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The Fresh & Onlys - Play It Strange

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Artist: The Fresh & Onlys

Album: Play It Strange

Label: In the Red

Review date: Oct. 13, 2010

There’s a lot to be said for playing it strange, but on the tireless Fresh & Onlys’ third album, the band takes its own wisdom to head first, heart second. Take the album’s leadoff track, “Summer of Love,” a garden-variety contact buzz of a song that The Byrds might have written 45 years ago. It would clip-clop right on by without leaving an impression, except that its lyrics, a garden-variety nightmare where the song’s title rhymes with “puddle of blood,” etc., seem calculated to arrest your attention. “What a strange juxtaposition,” you’re prompted to say, rather than “What an ordinary song,” or “what is the point of making this song in 2010?”

On the other hand, the next track, “Waterfall,” is terrific. Hard to say why: Tim Cohen’s knotty logic about TV vs. radio just works better than it should, ducking along above a loping chain-gang shuffle with well-placed choral oohs, a simple guitar solo, interesting drums and shimmering distortion in the chorus that actually sounds like water falling. There’s nothing urgent or trippy about it compared to “Summer of Love,” which is maybe the trick; if anything, it sounds like it was deemed a good enough song to leave unbestranged. Album closer “I’m A Thief,” though rather different in tone, sells its wares equally convincingly.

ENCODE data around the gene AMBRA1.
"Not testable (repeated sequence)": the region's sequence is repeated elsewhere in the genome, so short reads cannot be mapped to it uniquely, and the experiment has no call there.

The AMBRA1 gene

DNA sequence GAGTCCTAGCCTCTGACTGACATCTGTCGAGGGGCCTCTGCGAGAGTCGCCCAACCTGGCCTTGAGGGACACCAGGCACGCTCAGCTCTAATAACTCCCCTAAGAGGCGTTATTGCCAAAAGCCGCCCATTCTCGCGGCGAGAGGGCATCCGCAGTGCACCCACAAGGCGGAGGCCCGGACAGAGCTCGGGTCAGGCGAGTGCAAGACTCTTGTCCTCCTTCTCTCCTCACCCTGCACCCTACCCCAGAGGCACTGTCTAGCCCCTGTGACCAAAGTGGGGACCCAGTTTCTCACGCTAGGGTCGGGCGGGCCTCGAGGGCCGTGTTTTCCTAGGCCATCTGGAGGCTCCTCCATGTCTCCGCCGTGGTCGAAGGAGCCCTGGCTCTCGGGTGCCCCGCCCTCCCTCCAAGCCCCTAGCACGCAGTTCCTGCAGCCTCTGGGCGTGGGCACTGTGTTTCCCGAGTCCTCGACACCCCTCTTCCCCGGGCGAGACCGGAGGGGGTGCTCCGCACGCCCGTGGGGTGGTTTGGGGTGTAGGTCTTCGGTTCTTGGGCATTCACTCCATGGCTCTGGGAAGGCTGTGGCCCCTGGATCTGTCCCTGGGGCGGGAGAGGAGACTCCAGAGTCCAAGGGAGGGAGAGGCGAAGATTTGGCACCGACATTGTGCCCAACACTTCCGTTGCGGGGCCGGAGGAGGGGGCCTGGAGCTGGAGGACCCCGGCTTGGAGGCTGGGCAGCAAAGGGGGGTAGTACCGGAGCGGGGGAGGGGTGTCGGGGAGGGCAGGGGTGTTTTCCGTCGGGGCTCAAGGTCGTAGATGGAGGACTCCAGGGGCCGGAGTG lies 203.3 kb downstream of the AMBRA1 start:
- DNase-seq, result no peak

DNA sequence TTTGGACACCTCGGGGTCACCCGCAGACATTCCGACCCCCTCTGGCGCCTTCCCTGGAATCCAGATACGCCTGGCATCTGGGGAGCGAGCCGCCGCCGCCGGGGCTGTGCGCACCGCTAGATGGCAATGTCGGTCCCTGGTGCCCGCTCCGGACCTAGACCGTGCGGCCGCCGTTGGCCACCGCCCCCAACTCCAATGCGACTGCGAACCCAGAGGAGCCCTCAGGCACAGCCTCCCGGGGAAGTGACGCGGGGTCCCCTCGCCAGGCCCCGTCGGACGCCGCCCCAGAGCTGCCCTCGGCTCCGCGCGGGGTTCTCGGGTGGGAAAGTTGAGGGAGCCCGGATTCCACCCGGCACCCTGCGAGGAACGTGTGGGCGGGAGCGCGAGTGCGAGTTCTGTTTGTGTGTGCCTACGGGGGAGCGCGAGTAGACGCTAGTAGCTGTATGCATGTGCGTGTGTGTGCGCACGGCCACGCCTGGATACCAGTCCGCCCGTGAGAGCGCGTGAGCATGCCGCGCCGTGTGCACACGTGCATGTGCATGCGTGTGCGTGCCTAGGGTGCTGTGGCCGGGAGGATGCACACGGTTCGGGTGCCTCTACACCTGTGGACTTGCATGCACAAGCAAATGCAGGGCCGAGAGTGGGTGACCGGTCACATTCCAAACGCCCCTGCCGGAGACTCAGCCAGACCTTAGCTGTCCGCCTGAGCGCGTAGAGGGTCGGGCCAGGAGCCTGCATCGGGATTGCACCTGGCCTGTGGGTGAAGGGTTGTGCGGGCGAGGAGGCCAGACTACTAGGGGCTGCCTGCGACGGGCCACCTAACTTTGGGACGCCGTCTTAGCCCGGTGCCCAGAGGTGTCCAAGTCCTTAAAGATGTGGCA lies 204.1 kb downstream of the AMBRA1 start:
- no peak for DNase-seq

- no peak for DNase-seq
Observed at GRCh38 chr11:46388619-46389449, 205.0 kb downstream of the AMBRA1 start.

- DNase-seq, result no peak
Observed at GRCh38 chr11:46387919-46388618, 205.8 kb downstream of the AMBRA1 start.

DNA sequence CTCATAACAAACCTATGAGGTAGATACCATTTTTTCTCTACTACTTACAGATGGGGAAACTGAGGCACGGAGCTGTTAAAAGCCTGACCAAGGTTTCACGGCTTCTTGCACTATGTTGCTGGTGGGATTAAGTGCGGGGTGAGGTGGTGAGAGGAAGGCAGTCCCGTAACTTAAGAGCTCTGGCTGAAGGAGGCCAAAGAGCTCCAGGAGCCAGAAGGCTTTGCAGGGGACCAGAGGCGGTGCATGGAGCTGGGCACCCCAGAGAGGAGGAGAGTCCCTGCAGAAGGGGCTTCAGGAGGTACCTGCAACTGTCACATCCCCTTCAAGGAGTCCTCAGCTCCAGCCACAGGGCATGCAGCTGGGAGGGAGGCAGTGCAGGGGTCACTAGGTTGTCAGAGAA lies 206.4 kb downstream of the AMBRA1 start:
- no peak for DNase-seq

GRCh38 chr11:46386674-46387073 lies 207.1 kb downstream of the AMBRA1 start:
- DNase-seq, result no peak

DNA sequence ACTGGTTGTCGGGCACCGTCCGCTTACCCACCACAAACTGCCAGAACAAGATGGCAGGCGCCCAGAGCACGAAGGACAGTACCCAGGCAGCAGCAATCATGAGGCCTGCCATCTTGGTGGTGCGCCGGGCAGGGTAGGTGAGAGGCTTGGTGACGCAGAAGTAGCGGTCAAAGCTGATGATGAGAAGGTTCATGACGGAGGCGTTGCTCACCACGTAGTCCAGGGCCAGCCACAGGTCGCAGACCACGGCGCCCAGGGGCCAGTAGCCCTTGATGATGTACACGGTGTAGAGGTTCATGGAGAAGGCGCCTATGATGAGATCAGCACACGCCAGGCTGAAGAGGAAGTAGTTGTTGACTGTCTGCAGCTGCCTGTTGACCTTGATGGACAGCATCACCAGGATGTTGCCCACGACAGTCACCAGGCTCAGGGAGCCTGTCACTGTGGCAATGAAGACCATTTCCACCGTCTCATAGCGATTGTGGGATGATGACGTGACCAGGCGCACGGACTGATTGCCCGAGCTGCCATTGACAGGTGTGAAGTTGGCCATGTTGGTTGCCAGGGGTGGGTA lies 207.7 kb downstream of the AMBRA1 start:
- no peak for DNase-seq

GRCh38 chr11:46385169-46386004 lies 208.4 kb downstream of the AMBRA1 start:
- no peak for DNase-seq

But most of the other songs weren’t given that faith, and their weird gestures tend to come across as efficiently, self-consciously weird. “Fascinated” is a winner on melodic strength alone, and its anti-chorus cuts into hazy psychedelia feel unnecessary; the last four minutes of “Tropical Island Suite” drag the first three into an annoying reverb soup. It’s commendable to make the effort to keep things moving, especially given that the band’s songs are prone to comfortable grooves where one loses track of time — on another album this might have been the primary complaint. But at the same time as Play It Strange covers plenty of ground and suggests that the folks in The Fresh & Onlys are far from out of compelling ideas, it also finds the band playing at a kind of strangeness that sounds suspiciously like work.

By Daniel Levin Becker

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